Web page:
Conjunctival Resection With and Without Amniotic Membrane Graft for the Treatment of Superior Limbic Keratoconjunctivitis


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Abstract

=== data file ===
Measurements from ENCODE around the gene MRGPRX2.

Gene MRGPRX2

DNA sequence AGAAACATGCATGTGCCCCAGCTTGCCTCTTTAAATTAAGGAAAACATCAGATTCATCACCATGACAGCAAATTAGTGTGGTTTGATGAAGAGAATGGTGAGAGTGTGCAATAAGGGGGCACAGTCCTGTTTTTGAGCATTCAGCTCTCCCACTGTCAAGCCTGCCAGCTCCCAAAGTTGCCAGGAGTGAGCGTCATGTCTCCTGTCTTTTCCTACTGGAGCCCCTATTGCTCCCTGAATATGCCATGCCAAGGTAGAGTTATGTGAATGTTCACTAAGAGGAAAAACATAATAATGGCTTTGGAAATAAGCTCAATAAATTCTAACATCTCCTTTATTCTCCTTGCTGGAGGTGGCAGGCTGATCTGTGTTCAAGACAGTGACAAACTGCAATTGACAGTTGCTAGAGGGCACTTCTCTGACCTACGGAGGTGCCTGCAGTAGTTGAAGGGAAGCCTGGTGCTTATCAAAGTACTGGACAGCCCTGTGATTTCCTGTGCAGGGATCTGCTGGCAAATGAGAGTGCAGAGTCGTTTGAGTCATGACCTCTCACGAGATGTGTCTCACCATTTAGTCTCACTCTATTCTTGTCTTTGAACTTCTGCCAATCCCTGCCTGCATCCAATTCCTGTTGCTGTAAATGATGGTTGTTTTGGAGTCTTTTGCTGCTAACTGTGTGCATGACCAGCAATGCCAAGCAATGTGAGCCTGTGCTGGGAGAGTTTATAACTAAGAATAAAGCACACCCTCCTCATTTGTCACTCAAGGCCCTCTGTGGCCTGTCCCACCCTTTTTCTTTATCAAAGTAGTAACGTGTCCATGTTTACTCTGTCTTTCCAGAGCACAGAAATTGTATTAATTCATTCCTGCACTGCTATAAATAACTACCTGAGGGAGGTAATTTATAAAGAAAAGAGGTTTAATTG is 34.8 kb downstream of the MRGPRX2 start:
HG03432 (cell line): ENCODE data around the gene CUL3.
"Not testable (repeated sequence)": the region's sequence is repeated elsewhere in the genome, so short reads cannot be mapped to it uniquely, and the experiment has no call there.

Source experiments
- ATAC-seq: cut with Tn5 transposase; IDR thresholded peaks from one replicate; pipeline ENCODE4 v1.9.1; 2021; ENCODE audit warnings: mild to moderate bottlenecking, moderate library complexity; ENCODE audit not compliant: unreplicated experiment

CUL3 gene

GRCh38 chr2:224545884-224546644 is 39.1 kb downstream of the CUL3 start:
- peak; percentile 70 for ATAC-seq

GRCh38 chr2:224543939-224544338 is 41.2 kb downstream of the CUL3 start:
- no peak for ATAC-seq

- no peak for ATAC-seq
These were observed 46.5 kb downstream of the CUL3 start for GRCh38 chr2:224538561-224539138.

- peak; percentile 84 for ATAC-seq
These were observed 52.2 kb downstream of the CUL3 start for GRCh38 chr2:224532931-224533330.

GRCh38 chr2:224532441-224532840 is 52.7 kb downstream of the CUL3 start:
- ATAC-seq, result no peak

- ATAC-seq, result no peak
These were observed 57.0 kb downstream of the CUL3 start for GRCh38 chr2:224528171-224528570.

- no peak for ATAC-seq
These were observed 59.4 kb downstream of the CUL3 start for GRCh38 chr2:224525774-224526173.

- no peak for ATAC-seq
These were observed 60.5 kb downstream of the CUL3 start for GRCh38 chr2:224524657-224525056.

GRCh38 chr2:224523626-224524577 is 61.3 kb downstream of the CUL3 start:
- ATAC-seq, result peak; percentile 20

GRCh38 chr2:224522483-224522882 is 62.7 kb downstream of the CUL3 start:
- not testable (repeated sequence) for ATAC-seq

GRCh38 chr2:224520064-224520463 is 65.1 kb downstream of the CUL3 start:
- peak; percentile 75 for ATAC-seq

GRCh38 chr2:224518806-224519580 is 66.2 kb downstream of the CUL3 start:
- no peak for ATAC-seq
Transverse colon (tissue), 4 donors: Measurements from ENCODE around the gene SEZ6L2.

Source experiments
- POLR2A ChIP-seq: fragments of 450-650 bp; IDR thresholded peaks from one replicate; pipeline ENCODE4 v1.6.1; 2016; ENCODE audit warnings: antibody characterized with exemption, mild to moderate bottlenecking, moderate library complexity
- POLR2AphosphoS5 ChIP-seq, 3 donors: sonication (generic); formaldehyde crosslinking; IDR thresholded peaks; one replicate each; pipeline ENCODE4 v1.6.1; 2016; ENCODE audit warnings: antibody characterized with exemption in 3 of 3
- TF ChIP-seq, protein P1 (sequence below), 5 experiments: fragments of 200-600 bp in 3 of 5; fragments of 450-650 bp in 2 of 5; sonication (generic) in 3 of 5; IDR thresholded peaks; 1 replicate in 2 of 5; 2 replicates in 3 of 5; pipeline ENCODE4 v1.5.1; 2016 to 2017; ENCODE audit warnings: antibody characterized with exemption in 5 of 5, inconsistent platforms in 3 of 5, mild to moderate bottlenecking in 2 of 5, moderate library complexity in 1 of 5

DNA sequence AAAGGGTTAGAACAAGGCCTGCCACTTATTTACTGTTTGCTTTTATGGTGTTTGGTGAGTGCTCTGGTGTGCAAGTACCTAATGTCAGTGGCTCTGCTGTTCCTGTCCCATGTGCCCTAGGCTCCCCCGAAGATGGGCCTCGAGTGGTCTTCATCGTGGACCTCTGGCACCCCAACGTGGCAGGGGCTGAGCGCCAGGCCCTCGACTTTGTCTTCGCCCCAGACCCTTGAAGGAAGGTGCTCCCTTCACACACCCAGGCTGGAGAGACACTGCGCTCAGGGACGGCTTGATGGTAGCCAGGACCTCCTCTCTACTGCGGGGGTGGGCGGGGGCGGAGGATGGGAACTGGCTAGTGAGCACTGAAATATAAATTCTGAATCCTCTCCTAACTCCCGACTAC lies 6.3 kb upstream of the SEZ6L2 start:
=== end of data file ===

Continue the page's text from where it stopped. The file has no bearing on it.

Purpose:To compare the efficacy of conjunctival resection versus conjunctival resection with amniotic membrane graft (AMG) in patients with superior limbic keratoconjunctivitis not responsive to medical therapies.Methods:In a retrospective and comparative study, 16 eyes of 9 patients with long-lasting superior limbic keratoconjunctivitis who were refractory to medical treatment were included. Conjunctival resection was performed in 8 cases, and conjunctival resection with AMG was performed in 8 cases. Subjective symptoms, biomicroscopic signs, and impression cytology were evaluated both pre- and postoperatively.Results:The mean follow-up period was 46 months, ranging from 1.5 to 6 years. After surgery, all cases undergoing conjunctival resection and 7 of 8 cases undergoing conjunctival resection with AMG remained asymptomatic. One case undergoing conjunctival resection with AMG experienced recurrence, requiring reoperation 2 years later (conjunctival resection without AMG). In this patient, complete disappearance of symptoms and signs was achieved during a 4-year period of follow-up after the second surgery. No intra- or postoperative complications were observed in either group. Preoperative impression cytology disclosed severe squamous metaplasia, and goblet cells were markedly decreased in all patients. Postoperative impression cytology 3 months after surgery did not show any significant improvement in squamous metaplasia in either of the groups.Conclusions:Conjunctival resection and conjunctival resection with AMG are effective and safe surgical procedures. Despite the potential benefits of the AMG, this procedure did not provide additional advantages in our study.

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